Coming to St. Paul Prep (SPP) was my fate. A lot of people don’t believe in destiny and call it “coincidence,” but whatever it was, it gave a twist to my life. I had different plans before coming here. In fact, I didn’t know about the school’s existence until August 2016, one month before flying to America. Originally, I was going to study in one of the best schools in Boston. I had already discussed my specific case with the school, had found a Host Family, and even had my ticket reserved, but due to visa and school inconveniences, I had to let that dream fade away and stay in Venezuela.
Having to hear “You’re staying,” was one of the toughest things, and I refused to believe it. I seriously disliked my school in Venezuela because they taught me nothing, and I felt like my parents were simply wasting their money in what had been promised to be the best school in my city. However, as much as this news dragged me down, I had to embrace the fact that I had no other option, be grateful for what I have, and understand that everything happens for a reason.
It wasn’t my destiny to go to Boston because it was my fate to discover the Twin Cities.
A week before my 11th grade was over, I decided to go visit my aunt the same day my mom was flying to Caracas (Venezuela’s capital city). I wasn’t supposed to go with her, and I didn’t even know what time her flight was, but for some unknown reason (because I usually don’t spend much time in my house) I decided to go back home to watch a movie with my little sister.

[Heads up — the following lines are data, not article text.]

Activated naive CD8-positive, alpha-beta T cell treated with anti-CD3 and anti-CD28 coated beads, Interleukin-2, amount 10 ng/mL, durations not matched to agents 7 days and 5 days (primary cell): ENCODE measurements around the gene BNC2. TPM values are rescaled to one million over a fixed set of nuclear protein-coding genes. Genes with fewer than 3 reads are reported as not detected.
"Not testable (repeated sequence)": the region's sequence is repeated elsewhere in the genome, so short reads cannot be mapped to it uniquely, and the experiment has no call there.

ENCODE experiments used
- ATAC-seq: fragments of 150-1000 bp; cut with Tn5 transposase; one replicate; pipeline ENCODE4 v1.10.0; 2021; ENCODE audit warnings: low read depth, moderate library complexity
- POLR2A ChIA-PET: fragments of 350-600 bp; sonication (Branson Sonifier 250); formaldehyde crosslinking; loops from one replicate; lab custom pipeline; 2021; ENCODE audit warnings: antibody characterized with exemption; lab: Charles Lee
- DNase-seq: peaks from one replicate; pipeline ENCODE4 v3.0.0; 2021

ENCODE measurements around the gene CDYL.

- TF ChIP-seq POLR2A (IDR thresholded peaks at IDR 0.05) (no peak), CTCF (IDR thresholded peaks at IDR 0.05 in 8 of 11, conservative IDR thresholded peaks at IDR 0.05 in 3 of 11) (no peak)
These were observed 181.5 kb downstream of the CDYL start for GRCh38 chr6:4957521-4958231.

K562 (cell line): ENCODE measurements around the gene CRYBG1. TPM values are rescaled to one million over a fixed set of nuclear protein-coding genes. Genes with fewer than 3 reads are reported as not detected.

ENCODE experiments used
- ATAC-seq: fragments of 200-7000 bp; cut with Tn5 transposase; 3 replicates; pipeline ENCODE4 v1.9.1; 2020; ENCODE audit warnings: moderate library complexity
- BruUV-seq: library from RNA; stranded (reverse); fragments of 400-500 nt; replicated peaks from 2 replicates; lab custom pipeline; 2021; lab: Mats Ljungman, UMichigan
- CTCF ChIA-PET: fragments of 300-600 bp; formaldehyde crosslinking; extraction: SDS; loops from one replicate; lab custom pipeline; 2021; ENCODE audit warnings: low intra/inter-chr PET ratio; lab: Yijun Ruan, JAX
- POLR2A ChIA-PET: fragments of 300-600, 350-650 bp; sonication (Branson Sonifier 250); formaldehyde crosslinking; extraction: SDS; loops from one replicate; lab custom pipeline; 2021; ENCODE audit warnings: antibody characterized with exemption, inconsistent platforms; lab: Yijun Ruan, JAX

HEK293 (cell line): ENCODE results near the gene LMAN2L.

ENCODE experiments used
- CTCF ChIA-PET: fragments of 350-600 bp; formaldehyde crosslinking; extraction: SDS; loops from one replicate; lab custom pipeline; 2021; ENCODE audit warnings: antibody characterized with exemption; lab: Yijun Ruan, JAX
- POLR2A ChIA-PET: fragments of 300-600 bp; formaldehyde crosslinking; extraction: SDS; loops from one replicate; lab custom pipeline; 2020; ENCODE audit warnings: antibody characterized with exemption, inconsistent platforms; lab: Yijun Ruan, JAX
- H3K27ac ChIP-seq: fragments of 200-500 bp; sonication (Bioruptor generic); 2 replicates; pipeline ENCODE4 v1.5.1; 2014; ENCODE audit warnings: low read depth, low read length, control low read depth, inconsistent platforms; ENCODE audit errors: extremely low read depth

When I was driving back, I stumbled upon my mom by “coincidence” and thought “Well, accompanying her to the airport wouldn’t hurt me, and I won’t see her in a while, so talk to her and ask her to wait for you while you dropped off the car at the house,” and so she did.
When we got to the airport, my friend Kike happened to be in there as well. Kike is one of those old friends whom you stopped hanging out with a while ago, yet the friendship remained the same. I greeted him with a warm hug, asked him how he was, and where he was going. He told me he was going to Caracas for a meeting with Students Program, an exchange student organization that is affiliated with another organization named Nacel. I felt excited for him, especially because I had also planned to do my senior year in the U.S., but it wasn’t possible, I told him. We continued talking when he finally said: “You can email the organization, and they can find you an international school that will give you a high school diploma.”
In that moment, I became deaf to every single individual in the room. I could not believe it. Here was my last chance to (as sad as it sounds) escape my disastrous school situation in Venezuela. I hushed Kike and ran to find my mom and tell her this news. Her flight had already arrived so there was not much time to talk to her, but odds were in my favor: Kike’s mom’s seat on the plane was next to my mom’s. They spent the entire flight discussing the benefits of this program they had just introduced to us, and as the plane landed in Caracas, my mom called my dad.
We had a few meetings with the program, and three weeks later, I began this journey to SPP.